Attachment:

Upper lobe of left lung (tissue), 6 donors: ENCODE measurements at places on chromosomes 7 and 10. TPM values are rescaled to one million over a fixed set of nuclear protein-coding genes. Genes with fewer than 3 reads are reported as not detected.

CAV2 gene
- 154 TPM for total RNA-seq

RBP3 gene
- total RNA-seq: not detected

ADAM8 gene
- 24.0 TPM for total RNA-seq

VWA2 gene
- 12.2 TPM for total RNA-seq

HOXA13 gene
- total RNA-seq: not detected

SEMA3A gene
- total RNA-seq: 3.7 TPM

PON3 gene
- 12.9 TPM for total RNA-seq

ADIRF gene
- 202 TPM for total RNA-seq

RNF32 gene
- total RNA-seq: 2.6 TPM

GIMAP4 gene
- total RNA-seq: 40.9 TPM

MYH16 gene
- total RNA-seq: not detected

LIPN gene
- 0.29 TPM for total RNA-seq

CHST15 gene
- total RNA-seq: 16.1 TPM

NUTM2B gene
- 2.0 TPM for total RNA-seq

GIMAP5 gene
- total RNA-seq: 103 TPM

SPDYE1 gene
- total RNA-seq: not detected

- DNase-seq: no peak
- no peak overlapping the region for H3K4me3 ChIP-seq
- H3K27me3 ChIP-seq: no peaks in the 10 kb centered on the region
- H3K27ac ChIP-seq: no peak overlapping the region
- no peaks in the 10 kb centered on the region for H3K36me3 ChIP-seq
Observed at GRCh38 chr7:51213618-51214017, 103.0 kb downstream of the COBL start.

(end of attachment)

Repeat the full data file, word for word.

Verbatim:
Upper lobe of left lung (tissue), 6 donors: ENCODE measurements at places on chromosomes 7 and 10. TPM values are rescaled to one million over a fixed set of nuclear protein-coding genes. Genes with fewer than 3 reads are reported as not detected.

CAV2 gene
- 154 TPM for total RNA-seq

RBP3 gene
- total RNA-seq: not detected

ADAM8 gene
- 24.0 TPM for total RNA-seq

VWA2 gene
- 12.2 TPM for total RNA-seq

HOXA13 gene
- total RNA-seq: not detected

SEMA3A gene
- total RNA-seq: 3.7 TPM

PON3 gene
- 12.9 TPM for total RNA-seq

ADIRF gene
- 202 TPM for total RNA-seq

RNF32 gene
- total RNA-seq: 2.6 TPM

GIMAP4 gene
- total RNA-seq: 40.9 TPM

MYH16 gene
- total RNA-seq: not detected

LIPN gene
- 0.29 TPM for total RNA-seq

CHST15 gene
- total RNA-seq: 16.1 TPM

NUTM2B gene
- 2.0 TPM for total RNA-seq

GIMAP5 gene
- total RNA-seq: 103 TPM

SPDYE1 gene
- total RNA-seq: not detected

- DNase-seq: no peak
- no peak overlapping the region for H3K4me3 ChIP-seq
- H3K27me3 ChIP-seq: no peaks in the 10 kb centered on the region
- H3K27ac ChIP-seq: no peak overlapping the region
- no peaks in the 10 kb centered on the region for H3K36me3 ChIP-seq
Observed at GRCh38 chr7:51213618-51214017, 103.0 kb downstream of the COBL start.